The City of Buffalo closed out its fiscal 2020-21 budget with a $14.8 million surplus that went back into the dwindling cash reserves.
But some city officials are worried that sunny outlook is a mirage.
The surplus was due to an increase in sales tax receipts, restored state aid payments, a reduction of budget expenditures; savings from the early repayment of a $25 million revenue deficiency note, the loan the city took out to cover lost tax revenue during the pandemic; and $331.4 million American Rescue Plan federal stimulus aid.
The Brown administration used the $14.8 million surplus to replenish the city’s dwindling general fund balance, including $8.2 million put into the unassigned fund – the pot of money the city can use to balance operating budgets. It had dropped conspicuously to zero in 2018, which prompted warnings from public finance experts about the city’s financial position once the one-shot federal stimulus money is spent.
The $14.8 million infusion into the cash reserves resulted in a $104.3 million fund balance overall, up from $89.6 million last year, according to Buffalo Comptroller Barbara Miller-Williams' Annual Comprehensive Financial Report.
Mayor Byron Brown has remained optimistic about the city's fiscal outlook. He recommended using $50.4 million in federal stimulus money in the current $534.5 million budget, which began July 1, to help offset pandemic-related revenue shortfalls and pay for rising costs. The Council approved the budget in May.
But questions remain about the city’s financial position after the $331 million windfall from the federal government is spent and if other aid dries up.
“This onetime infusion of money from the federal government allows us to regain our financial footing, but it will be up to the Council and the administration to address the long-term budgetary gaps,” said Fillmore Council Member Mitch Nowakowski.
Niagara Council Member David Rivera said it’s encouraging that the administration was able to replenish some of the cash reserves. But he is concerned about what will happen when the city doesn’t have the “luxury of federal dollars coming in and state dollars.”
“We’re very fortunate to have received state aid, increases in sales tax, American Rescue Plan dollars. It all came at the right time,” Rivera said. “Absent those things we would be perhaps in a deficit.”
Miller-Williams cautioned in her report, “We have to continue our steadiness in financial operations, increase revenue, limit expenditure increases and continue to build adequate general fund reserve balance.”
The financial review will be presented during the Common Council’s Finance Committee meeting Dec. 7.
In addition to the $8.2 million the administration put into the unassigned fund balance, the city also increased its emergency stabilization fund – commonly referred as the Rainy Day fund – to $40.7 million. Last year, it was about $38 million. The Brown administration established the fund in 2008.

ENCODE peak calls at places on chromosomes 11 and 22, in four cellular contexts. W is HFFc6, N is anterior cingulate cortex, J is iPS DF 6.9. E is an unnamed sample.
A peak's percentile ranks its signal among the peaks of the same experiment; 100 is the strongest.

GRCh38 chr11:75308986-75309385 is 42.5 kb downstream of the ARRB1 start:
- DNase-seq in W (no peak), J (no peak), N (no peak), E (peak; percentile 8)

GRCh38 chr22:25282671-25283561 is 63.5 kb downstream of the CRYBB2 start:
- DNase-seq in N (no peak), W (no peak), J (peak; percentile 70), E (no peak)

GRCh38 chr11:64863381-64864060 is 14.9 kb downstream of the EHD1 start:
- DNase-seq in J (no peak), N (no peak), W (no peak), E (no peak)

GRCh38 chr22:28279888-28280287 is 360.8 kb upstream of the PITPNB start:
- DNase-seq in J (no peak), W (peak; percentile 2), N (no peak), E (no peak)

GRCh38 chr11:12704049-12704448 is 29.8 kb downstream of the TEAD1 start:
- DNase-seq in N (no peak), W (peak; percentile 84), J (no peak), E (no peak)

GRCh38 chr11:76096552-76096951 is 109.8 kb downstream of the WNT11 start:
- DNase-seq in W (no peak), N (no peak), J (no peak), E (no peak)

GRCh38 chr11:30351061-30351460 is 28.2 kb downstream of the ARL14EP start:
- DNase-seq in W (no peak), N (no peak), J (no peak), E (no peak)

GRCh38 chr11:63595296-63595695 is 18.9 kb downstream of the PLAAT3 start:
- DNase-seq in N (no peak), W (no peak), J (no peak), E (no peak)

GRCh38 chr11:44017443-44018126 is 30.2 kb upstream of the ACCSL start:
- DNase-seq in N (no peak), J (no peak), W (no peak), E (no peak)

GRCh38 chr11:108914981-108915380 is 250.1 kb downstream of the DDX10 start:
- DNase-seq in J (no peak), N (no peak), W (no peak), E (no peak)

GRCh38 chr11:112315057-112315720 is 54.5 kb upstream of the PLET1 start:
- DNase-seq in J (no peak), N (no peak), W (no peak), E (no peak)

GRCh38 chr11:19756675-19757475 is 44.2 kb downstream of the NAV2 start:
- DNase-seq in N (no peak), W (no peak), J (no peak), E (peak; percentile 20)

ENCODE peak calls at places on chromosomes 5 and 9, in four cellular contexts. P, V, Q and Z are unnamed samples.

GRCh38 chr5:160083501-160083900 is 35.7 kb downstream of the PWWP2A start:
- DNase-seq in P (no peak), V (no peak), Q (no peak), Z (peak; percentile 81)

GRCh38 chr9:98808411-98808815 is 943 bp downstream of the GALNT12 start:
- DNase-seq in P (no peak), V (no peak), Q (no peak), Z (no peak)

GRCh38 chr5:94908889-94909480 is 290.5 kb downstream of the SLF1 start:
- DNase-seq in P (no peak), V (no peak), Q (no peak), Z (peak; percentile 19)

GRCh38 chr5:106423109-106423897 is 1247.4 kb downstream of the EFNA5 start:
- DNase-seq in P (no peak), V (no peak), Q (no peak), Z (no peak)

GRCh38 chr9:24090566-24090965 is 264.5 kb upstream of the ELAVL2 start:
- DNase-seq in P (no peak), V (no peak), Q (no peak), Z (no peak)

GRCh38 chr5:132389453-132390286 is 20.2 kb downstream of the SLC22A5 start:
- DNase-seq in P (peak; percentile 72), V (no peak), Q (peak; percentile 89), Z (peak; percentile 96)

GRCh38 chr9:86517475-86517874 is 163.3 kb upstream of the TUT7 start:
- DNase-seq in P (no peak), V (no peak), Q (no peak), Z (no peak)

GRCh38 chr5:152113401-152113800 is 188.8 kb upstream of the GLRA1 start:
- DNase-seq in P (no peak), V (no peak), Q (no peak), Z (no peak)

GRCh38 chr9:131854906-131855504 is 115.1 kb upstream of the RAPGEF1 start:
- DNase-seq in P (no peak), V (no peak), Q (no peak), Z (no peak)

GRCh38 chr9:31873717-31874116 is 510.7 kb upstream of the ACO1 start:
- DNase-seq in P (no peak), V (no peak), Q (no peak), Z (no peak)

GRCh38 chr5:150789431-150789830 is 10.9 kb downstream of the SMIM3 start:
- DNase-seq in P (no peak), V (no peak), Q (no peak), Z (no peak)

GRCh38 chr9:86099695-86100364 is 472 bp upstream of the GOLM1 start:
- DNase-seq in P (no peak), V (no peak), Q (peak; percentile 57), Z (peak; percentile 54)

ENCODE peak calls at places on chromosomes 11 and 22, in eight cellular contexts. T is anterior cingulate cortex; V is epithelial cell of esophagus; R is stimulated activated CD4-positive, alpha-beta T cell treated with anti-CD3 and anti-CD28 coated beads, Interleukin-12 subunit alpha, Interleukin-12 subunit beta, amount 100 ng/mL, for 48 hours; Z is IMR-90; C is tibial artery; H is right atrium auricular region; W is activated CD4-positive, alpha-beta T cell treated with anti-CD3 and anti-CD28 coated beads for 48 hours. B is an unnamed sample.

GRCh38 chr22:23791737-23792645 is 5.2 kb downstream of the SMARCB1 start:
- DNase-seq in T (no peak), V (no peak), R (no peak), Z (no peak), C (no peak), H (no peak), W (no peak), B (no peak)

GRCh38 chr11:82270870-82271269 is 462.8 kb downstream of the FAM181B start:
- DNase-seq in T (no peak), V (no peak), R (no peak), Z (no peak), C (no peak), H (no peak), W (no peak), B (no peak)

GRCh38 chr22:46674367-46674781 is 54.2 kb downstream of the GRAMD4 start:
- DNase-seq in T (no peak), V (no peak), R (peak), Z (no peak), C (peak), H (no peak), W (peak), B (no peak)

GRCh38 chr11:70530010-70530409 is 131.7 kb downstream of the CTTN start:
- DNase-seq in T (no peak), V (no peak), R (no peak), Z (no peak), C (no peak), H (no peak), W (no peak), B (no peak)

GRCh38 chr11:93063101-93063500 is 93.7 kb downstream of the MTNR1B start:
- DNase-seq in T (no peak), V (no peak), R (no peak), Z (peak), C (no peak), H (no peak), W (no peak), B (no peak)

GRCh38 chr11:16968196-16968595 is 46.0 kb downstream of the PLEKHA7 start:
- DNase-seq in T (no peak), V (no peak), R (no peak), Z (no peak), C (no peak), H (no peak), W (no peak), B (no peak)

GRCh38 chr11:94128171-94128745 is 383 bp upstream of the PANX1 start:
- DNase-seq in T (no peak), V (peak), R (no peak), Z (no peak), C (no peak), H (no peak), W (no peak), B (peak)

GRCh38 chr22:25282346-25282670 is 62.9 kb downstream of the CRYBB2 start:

And the city was able to fully fund at $16.8 million another cash reserve set aside for things like judgement claims against the city. It was short by $5.4 million the year before.
The city’s diminishing reserves had been a point of contention since 2019 and prompted warnings from public finance experts about the city’s financial position once the one-shot federal stimulus money is spent.
Over the summer, the Council passed fund balance replenishment legislation to start in the current budget year.
As a budgeting tool for the administration every year to replenish the unassigned fund balance, the policy would require the city to maintain 45 days of annual operating expenses in unassigned funds, which has had a zero balance since 2018. To reach that level, the administration would put between .07% to 2.5% of revenues into unassigned funds.
The $8.2 million the administration put into the fund was over and beyond what is required under the policy, Nowakowski said.
“The administration replenishing the unassigned fund balance so significantly after the Common Council’s leadership on this priority is very well received,” he said. “This allocation moves the City in the right fiscal direction – and our residents are better off as a result.”
The legislation was meant to restore the confidence of Wall Street rating agencies and appease the Buffalo Fiscal Stability Authority, both of which had taken a dim view of the city's diminishing fund balance.
Another purpose was to allay concerns about the city’s financial position after the $350 million windfall the city will receive under the American Rescue Plan. The city has already applied for and received about half of it.
“Our goal is to replenish that surplus just in case we do experience a downturn,” Rivera said. “I’m happy that we’re able to begin to replenish it, put money aside for those kinds of things and I think we just need to continue to do that going forward because we’re not always going to be able to rely on the federal government to come in. Or the county government might go through the same problems, even the state for that matter. The state was in the same situation the city was until they got their American rescue plan money.”